Spectacular Winning Photos of The Wildlife Photographer of the Year 2021

Overall winner – Creation by Laurent Ballesta

The Natural History Museum has announced the 2021 winners of its 57th annual Wildlife Photographer of the Year competition. The awards started out as a magazine competition in 1965 and have continued to run annually since. The photographic competition and its touring exhibition aim to inspire a love of the natural world and to create advocates for the planet.

French biologist and underwater photographer Laurent Ballesta has been announced as this year’s Wildlife Photographer of the Year for his enigmatic image, Creation, that captures camouflage groupers exiting their milky cloud of eggs and sperm in Fakarava, French Polynesia.

Ten-year-old Vidyun R Hebbar was awarded the Young Wildlife Photographer of the Year 2021 for his colorful image, Dome home. Vidyun was first featured in the competition when he was just eight years old and loves to photograph the often-overlooked creatures that live in the streets and parks near his home in the city of Bengaluru, India.

Displayed alongside insights from Natural History Museum scientists and experts, the 100 images will be showcased in spectacular lightbox displays at the Wildlife Photographer of the Year exhibition at the Natural History Museum, opening on 15 October 2021, before touring across the UK and around the world.

More: Wildlife Photographer of the Year, Instagram

Winner under 10 years and overall young winner – Dome home by Vidyun R Hebbar

Winner 11-14 years – High-flying jay by Lasse Kurkela

Winner plants and fungi – Rich reflections by Justin Gilligan

Winner 11-14 years – Sunflower songbird by Andrés Luis Dominguez Blanco

Winner urban wildlife – The spider room by Gil Wizen

Winner behaviour: Mammals – Head to head by Stefano Unterthiner

Winner behaviour: Amphibians and reptiles – Where the giant newts breed by João Rodrigues

Winner wetlands – Road to ruin by Javier Lafuente

Winner photojournalist story award – The healing touch by Brent Stirton

Winner behaviour: Birds – The intimate touch by Shane Kalyn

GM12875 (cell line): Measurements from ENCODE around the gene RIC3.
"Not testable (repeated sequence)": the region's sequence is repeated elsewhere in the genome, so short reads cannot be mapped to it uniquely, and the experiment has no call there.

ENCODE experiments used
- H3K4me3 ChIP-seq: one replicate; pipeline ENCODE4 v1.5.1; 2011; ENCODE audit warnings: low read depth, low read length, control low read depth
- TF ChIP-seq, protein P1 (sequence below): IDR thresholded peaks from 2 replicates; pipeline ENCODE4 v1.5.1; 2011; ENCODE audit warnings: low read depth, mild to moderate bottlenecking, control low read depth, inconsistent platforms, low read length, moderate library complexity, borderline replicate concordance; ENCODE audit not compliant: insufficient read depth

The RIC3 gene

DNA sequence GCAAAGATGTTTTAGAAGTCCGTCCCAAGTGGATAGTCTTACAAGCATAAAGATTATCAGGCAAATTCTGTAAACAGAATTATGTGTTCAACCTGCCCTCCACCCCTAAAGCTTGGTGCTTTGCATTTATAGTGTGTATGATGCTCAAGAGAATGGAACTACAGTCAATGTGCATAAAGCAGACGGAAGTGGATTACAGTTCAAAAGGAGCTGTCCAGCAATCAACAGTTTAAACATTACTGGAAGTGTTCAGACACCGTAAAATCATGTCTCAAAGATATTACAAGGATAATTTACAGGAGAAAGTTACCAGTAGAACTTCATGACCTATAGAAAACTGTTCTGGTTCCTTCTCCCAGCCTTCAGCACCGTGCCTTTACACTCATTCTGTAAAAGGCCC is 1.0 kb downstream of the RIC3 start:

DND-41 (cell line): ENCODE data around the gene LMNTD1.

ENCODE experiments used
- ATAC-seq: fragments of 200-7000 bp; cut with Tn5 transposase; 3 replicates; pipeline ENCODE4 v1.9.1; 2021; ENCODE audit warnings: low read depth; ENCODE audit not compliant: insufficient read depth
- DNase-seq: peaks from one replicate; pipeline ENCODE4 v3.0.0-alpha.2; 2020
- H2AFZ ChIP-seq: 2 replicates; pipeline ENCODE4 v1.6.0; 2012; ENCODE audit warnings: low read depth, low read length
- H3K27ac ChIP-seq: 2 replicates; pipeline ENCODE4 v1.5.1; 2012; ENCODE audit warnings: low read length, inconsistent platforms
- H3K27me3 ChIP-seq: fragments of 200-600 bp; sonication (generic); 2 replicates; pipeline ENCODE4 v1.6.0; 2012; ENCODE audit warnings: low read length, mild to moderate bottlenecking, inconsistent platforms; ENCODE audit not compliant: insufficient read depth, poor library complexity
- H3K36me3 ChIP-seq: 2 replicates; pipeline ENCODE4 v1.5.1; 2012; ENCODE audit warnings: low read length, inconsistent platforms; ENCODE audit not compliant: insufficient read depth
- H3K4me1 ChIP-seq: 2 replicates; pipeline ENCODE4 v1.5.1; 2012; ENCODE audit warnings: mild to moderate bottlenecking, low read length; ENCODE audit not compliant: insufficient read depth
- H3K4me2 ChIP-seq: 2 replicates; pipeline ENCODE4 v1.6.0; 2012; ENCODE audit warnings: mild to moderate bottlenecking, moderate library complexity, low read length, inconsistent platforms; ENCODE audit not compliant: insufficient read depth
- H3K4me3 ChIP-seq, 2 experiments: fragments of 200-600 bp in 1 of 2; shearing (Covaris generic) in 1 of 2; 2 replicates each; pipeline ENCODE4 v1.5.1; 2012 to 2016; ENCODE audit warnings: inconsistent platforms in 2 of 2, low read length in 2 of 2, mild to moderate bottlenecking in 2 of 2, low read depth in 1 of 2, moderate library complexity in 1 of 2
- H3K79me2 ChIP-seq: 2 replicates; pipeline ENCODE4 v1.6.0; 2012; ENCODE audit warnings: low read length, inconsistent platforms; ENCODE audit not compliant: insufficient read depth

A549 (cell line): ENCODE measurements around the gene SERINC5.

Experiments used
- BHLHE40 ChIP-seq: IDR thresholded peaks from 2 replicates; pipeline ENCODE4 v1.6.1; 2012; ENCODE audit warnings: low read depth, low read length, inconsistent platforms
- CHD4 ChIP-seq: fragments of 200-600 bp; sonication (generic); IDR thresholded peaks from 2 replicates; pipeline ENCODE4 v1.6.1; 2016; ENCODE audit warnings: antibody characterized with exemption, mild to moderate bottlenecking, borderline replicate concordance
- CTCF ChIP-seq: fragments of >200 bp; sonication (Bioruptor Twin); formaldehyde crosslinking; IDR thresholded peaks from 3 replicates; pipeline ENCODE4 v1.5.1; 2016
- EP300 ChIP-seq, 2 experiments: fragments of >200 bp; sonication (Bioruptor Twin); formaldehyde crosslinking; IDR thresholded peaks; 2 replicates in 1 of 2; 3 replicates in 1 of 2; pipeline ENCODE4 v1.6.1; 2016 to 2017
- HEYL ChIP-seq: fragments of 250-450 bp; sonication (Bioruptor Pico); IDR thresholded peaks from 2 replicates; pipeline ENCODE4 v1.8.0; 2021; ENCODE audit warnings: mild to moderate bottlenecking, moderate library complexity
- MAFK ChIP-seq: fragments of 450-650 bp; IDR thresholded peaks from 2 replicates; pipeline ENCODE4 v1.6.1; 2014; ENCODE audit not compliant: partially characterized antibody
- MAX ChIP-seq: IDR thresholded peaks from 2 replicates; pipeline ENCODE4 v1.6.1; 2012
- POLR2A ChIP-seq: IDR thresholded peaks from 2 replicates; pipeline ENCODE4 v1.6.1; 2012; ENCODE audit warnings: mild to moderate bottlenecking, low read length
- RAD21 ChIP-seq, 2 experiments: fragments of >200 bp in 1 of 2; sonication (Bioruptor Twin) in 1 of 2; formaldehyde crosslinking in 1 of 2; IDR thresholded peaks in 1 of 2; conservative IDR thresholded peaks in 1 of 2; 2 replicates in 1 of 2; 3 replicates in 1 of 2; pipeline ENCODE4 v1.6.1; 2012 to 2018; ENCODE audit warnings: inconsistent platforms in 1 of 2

Winner natural artistry – Bedazzled by Alex Mustard

Winner oceans: the bigger picture – Nursery meltdown by Jennifer Hayes

Winner behaviour: Invertebrates – Spinning the cradle by Gil Wizen

Winner photojournalism – The elephant in the room by Adam Oswell

Winner animals in their environment – Grizzly leftovers by Zack Clothier

Winner animal portraits – Reflection by Majed Ali

Winner portfolio award – Face-off by Angel Fitor

Winner rising star portfolio award – Cool time by Martin Gregus

SOURCE: https://designyoutrust.com/2021/10/spectacular-winning-photos-of-the-wildlife-photographer-of-the-year-2021/

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The Science Fiction Gallery 2021-10-20 09:52:51

David Pelham - A Cure For Cancer, 1973.

SOURCE: https://sciencefictiongallery.tumblr.com/post/665521930356588544

The Science Fiction Gallery 2021-10-20 09:49:18

David O'Connor - Pavane, 1988.

SOURCE: https://sciencefictiongallery.tumblr.com/post/665521706923851776

The Science Fiction Gallery 2021-10-20 09:45:36

Bob Haberfield - Stargate, 1983.

SOURCE: https://sciencefictiongallery.tumblr.com/post/665521473437499392

The Science Fiction Gallery 2021-10-20 09:38:45

SOURCE: https://sciencefictiongallery.tumblr.com/post/665521043131236352

The Science Fiction Gallery 2021-10-20 09:33:23

Bob Fowke, 1976.

SOURCE: https://sciencefictiongallery.tumblr.com/post/665520704919371776

The Science Fiction Gallery 2021-10-20 09:30:03

Alan Aldridge - Time and Again, 1967.

SOURCE: https://sciencefictiongallery.tumblr.com/post/665520495228289024

The Science Fiction Gallery 2021-10-20 09:24:17

Adrian Chesterman - Apeman, Spaceman, 1979.

SOURCE: https://sciencefictiongallery.tumblr.com/post/665520132099031041

Beautiful Photos of the Lincoln Continental Mark V